Saturday night at Stillwater the stage was lit up and bass pounded during the End of Summer Hip Hop Explosion.

Saturday night at Stillwater the stage was lit up and bass pounded during the End of Summer Hip Hop Explosion.

The event featured six acts and a surprise appearance by Momo Smitt, a local hip-hop legend of sorts, and Damian Grey, a Portland based emcee and member of Bad Habitat, opened the show. The group is currently working their way through the northwest on their Underrated Favorites tour.

"It's been rough," said Flawless of Bad Habitat whose crew spent two nights sleeping in parks on their way up from Sacramento, "but we're road warriors."

The group drove 12 hours from Portland to Sacramento only five days ago and have been on a breakneck schedule since.

The show was put together and hosted by Julius Powell and Face of One Movement who introduced the majority of the acts and made sure minor technical difficulties did not balloon into massive catastrophes.

"It went pretty smoothly given the number of acts." said Face. "The atmosphere was great. Props to everybody in the building."

On the whole conscious music was the theme of the event. Intelligent and poetic lyrics touching on subjects ranging from poverty to drug addition, and recovery to geopolitics and the state of our nation were prevalent throughout the night.

"I never knew about this type of rap music before," said Jamie Miller who traveled from Weed, Calif., to see the show. "It clearly demands respect."

Second in the line up was Black Ops, a rap duo out of Medford, which kept the evening rolling with its energetic performance highlighted by a track paying homage to Southern Oregon.

Next up was Black Science, a two-emcee group out of Sacramento, which rocked their set consisting of entertaining lyrics put down over beats produced in Greece.

Halfway through the night TLA, an Ashland based hip-hop group featuring live instrumentation, took the stage and drew a noteworthy audience to the floor.

"I was really impressed with TLA," said Momo Smitt. "They brought it live even though they were the least known of the show."

Diezel P, who is not only an emcee but also a youth counselor and a columnist who chronicles the Portland hip-hop scene, rocked an impressive set after TLA which covered many socially relevant concepts and engaged the crowd with his lyricism and subject matter.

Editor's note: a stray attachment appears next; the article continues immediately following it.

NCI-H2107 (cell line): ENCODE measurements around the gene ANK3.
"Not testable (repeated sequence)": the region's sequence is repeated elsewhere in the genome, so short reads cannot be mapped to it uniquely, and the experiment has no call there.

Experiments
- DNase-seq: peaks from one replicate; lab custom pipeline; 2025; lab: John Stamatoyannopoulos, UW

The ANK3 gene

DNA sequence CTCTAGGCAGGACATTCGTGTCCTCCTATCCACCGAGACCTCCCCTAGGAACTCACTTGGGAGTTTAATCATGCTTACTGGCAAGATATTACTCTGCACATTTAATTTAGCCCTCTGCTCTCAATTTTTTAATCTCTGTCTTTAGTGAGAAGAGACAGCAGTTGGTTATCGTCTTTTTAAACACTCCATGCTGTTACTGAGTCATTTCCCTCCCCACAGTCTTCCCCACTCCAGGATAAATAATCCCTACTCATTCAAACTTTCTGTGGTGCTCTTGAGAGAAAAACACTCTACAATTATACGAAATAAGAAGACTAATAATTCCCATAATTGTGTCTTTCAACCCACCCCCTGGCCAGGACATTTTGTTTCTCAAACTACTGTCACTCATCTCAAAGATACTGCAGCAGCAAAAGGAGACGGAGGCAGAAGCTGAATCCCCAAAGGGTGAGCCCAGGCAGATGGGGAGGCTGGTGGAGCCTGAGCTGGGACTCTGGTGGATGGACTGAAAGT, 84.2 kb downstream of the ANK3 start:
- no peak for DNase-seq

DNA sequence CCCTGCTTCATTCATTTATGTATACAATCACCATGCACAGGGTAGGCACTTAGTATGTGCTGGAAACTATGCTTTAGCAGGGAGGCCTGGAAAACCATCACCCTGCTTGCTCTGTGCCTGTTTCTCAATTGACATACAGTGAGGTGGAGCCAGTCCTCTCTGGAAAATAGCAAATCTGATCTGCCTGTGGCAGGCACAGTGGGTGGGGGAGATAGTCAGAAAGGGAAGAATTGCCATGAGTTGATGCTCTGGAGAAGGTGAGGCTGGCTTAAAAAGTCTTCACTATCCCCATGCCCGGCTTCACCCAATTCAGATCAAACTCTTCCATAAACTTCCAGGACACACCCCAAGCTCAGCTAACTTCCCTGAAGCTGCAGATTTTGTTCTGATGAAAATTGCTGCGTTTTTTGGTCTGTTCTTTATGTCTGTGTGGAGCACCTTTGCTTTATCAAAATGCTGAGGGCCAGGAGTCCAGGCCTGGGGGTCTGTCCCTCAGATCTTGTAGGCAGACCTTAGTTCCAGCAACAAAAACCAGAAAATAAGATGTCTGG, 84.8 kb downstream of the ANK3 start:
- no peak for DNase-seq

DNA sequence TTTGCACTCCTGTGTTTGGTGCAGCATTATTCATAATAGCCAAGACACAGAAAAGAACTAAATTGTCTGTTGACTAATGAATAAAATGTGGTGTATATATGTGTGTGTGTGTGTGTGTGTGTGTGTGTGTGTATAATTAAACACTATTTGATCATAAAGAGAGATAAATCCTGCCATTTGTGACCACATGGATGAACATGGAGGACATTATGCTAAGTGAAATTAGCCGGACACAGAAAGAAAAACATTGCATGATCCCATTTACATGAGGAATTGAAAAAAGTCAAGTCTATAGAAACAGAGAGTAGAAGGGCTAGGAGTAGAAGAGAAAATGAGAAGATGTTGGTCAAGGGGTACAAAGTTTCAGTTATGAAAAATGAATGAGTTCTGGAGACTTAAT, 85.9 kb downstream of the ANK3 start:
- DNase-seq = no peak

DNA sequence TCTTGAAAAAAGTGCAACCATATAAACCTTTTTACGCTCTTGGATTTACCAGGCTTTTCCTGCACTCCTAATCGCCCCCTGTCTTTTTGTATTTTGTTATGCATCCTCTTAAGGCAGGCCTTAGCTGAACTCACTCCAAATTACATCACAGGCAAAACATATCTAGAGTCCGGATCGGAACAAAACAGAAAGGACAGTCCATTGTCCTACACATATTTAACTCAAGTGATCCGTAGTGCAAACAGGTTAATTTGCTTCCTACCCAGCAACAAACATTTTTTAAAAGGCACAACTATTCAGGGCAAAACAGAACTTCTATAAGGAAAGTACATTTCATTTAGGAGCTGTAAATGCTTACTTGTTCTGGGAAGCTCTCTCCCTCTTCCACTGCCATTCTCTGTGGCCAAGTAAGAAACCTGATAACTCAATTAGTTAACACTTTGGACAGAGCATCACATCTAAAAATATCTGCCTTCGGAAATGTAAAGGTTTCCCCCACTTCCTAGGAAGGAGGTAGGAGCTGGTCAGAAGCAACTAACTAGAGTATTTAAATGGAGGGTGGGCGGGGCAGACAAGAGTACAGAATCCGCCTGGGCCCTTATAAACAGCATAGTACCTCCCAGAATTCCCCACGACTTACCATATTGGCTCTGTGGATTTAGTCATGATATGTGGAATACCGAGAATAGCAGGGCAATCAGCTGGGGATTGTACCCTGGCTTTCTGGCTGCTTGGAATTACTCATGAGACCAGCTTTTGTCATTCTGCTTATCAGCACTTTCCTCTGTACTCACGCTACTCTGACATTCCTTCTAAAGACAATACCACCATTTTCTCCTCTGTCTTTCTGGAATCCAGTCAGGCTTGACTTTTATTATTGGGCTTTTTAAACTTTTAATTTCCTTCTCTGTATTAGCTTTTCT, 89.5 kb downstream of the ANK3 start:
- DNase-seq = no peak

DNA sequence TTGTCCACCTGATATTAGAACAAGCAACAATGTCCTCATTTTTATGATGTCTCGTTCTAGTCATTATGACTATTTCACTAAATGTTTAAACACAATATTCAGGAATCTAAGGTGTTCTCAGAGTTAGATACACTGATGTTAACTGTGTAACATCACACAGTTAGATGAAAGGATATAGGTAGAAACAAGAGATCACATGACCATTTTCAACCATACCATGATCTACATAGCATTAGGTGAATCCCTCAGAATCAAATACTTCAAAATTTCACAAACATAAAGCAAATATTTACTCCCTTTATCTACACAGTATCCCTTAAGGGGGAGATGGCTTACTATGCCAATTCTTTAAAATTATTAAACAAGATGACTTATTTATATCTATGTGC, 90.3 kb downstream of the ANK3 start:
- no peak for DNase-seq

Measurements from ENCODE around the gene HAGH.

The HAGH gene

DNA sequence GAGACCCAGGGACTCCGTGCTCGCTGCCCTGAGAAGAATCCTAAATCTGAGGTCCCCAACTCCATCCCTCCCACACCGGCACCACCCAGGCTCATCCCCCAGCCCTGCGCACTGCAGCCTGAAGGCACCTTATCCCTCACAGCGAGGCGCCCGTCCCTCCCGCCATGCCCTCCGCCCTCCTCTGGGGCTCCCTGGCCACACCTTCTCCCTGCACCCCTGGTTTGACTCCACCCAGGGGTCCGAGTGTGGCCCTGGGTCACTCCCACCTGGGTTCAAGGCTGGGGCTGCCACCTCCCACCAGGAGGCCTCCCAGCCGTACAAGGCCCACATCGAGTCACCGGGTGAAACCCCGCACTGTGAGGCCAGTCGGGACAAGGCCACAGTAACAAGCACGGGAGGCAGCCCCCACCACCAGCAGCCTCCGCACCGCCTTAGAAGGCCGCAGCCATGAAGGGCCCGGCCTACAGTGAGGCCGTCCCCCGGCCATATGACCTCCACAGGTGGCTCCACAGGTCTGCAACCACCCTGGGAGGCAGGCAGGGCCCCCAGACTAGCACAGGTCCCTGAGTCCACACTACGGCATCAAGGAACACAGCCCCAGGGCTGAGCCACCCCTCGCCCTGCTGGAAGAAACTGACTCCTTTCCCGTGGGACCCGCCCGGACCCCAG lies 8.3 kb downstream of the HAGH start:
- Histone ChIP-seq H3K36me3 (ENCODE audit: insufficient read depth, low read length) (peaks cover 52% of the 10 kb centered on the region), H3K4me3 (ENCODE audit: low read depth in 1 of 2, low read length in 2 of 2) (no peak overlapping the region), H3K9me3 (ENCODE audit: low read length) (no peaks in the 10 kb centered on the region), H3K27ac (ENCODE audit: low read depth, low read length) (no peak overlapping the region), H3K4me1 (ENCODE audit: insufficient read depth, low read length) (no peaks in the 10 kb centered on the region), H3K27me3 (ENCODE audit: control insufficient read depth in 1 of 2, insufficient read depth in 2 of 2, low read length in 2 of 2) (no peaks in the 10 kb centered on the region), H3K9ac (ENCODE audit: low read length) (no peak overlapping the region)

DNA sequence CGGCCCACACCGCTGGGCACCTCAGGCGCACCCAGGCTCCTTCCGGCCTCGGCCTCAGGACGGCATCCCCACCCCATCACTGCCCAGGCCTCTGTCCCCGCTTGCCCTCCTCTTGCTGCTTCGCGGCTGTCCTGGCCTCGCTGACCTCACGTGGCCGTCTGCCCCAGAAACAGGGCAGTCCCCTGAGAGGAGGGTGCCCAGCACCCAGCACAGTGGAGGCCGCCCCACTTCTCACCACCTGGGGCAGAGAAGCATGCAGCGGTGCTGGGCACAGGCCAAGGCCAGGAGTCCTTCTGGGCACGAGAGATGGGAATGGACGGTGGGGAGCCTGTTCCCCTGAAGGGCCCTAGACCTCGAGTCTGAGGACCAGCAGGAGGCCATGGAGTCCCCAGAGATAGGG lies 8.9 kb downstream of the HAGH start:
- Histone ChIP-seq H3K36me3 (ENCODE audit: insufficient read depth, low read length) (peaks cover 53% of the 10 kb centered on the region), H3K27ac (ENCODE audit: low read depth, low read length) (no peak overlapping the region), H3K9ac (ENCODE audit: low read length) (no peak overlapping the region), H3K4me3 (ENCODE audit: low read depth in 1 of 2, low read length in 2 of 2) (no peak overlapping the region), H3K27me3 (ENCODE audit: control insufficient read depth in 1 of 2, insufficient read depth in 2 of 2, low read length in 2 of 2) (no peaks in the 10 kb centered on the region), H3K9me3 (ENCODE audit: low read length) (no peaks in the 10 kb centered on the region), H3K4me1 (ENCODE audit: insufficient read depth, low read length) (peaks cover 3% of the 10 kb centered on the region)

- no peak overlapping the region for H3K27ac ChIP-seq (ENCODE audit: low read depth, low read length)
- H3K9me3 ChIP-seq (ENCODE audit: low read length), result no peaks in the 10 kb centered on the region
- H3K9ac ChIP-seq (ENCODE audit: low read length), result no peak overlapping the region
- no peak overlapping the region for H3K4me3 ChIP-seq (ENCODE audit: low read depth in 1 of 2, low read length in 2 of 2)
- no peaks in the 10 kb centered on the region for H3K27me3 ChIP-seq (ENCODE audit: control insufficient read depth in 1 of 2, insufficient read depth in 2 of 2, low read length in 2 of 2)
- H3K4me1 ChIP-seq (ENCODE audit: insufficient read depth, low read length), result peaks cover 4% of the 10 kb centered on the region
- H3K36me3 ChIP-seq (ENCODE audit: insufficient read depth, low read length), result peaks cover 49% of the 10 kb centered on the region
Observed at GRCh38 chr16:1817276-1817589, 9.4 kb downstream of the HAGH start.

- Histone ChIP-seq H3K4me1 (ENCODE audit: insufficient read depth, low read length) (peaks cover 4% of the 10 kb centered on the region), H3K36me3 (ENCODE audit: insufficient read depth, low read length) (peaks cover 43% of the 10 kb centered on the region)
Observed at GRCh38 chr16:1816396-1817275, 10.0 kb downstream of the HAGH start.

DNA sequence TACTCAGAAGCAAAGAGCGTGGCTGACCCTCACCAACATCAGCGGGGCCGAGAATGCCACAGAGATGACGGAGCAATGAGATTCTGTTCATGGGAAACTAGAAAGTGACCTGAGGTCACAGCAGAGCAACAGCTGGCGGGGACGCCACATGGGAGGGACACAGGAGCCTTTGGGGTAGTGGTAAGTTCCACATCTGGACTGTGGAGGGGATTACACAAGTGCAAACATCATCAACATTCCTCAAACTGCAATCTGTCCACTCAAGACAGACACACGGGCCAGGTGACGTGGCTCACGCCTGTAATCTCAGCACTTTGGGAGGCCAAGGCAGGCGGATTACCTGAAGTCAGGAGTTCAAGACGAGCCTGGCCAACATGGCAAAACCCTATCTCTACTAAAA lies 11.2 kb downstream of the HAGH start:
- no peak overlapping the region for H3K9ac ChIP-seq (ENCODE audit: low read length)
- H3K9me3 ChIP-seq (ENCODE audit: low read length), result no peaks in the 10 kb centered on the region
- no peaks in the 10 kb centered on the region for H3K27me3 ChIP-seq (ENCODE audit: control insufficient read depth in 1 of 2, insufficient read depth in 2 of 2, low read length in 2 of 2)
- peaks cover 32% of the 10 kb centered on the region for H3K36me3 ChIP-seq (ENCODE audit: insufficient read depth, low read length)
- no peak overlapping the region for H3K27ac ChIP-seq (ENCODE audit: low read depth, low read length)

"Diezel is definitely dope," an audience member was overheard accidentally alliterating to another.

While many people congregated outside in the smoking area and in the parking lot, the vast majority made their way to the entrances as soon as Momo Smitt began his mini-set which included "Capo," "The Grind," "Mood Swing" — one of his newer songs featuring a rather peculiar, but curiously catchy beat, and "Break Me Down," a local favorite.

After Mo Mo rocked the crowd Bad Habitat took the stage and gave the crowd a taste of Portland hip-hop.

In between sets, Dilan Danha, TLA's bass player, and a native of Kurdistan, Iraq got the chance to offer up a song he had written about his life growing up and his journey to America, the second verse of which was rhymed completely in Assyrian over a beat-box provided by Paul Jr.

Last, Julius Powell and Face of One Movement got the crowd moving with their live and rambunctious performance which featured tracks from Julius's solo album "Vivid" including Hip-Hop Box, Dread Bangers Ball and Dance like Nobody's Watching You which oddly enough brought an audience member up to the stage to do exactly that.

The evening was brought to a close with a beat-boxed freestyle session featuring Paul Jr., T and Milisa Childers of TLA, Julius Powell and Face of One Movement and Momo Smitt who took turns rocking the microphone while Milisa added a smooth harmony to the mix.

"It was absolutely amazing sharing the stage with such talented people," said Milisa of TLA.

"The show was definitely supa solid," said Powell, "It was an awesome mixed bag of hip-hop flavor, the crowd was great and I want to thank everybody who made it out."